After you master your first few levels of training, all of the instructors are kidnapped, and you must pilot an attack helicopter to rescue them. The helicopter is slow and doesn’t maneuver well, but it has missiles that you can fire at the enemies firing at you. You land at the end and save the instructors.

The game then repeats itself, issuing harder and harder challenges until you finally again have to rescue the instructors, this time flying the chopper at night.

Story:
There isn’t really much of a story here. You have joined a “Flight Club” to work your way to a pilot’s license. That is about all the story that is provided, other than having to rescue your instructors from the “Evil Syndicate”, gaining your first Pilot’s Wings and allowing you to attack challenges, this time in weather conditions.

Controls:
The controls can be somewhat finicky. However, this is mostly due to the fact that it is trying to mimic real-life controlling of various aircraft. A light plane will not turn on a dime and reflects this in game play. Hangliding doesn’t allow you to go up as you please, instead having to use the wind to gain altitude. The rocket belt affords you the most control, but seems as this level of jetpacking is non-existent in the real world (at least in commercial applications) it’s what you would expect. Sky diving has you move your character to move through the wind currents, much as real skydiving does. The controls work for what the game is.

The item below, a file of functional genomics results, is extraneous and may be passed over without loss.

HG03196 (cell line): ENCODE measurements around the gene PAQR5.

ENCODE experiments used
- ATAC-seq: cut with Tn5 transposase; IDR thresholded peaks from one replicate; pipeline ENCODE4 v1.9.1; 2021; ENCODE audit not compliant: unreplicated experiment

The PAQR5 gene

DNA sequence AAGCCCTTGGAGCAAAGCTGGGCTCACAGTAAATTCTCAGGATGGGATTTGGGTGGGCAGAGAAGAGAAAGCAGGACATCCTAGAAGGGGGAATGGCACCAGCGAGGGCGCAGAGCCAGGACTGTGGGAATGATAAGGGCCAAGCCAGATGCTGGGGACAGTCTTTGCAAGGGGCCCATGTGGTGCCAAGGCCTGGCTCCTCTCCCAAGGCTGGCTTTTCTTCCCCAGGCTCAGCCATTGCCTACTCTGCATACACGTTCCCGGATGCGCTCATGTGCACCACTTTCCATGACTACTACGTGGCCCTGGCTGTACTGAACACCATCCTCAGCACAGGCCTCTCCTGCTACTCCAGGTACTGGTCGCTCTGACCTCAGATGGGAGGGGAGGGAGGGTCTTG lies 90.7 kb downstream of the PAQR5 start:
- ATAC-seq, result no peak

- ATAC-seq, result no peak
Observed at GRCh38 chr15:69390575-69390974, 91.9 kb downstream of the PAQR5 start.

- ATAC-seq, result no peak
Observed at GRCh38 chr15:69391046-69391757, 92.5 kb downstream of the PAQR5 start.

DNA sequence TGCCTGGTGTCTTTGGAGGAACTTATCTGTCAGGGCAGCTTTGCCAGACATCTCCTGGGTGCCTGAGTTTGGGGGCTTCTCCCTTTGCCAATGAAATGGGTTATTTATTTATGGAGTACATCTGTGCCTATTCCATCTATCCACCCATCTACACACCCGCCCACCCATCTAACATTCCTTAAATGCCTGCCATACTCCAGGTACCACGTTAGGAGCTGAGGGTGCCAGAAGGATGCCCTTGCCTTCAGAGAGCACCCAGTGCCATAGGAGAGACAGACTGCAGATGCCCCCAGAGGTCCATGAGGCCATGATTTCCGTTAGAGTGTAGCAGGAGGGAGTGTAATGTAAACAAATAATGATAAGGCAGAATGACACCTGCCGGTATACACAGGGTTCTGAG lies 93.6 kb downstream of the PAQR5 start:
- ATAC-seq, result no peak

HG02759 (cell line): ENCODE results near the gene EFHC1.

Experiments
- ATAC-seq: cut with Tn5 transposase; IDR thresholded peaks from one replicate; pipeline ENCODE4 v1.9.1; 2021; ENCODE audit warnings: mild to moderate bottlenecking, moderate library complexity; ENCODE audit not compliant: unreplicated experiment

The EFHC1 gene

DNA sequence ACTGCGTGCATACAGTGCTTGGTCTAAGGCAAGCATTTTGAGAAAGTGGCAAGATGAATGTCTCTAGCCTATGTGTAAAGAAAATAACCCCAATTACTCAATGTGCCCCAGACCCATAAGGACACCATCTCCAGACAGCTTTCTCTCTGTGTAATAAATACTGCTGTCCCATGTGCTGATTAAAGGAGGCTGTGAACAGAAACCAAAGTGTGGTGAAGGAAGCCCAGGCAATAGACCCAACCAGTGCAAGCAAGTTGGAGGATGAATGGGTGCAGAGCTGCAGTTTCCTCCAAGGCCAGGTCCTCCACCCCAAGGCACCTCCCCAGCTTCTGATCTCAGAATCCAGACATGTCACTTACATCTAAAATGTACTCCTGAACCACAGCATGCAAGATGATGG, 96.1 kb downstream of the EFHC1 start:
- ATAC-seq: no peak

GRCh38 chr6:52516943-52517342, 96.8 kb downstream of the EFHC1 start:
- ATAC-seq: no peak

Replayability:
I must admit that I love popping in this game every now and again and playing through it. However, subsequent playthroughs become increasingly easier to the point that you can beat all of the levels with 100%, even the most challenging ones. Much like real world skills, playing Pilotwings becomes second nature and that’s when you lose interest in the game.

Graphics/Audio:
There’s not a lot to tell here. The music is ambient and fits the scene well. It has a very 90s SNES sound to it, but in a good way. I remember as a kid that the music brought back dreams I had, of flying through the air with my own rocket belt. It very much defines the game, and it does so very well. The graphics heavily utilize the Mode 7 capabilities of the SNES, being able to render draw distances. Seems how you are playing as a character in forward velocity, and some times at high speeds, the game does this very well for being a SNES title.

Gameplay: 8
Story: Nonexistent, it doesn’t detract from the game though.
Controls: 8. It’s a matter of understanding that the controls mimic their real-life counterparts.
Replayability: 7
Graphics/Audio: 8
Overall: A Solid 8

I highly recommend picking this title up by anyone who is interested in flight simulator type games. It has such a simple charm that it is really a must play for any fan of the SNES.

Written by Nerd Bacon

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  1. Pingback: Pilotwings 64 - Nintendo 64 - Nerd Bacon Reviews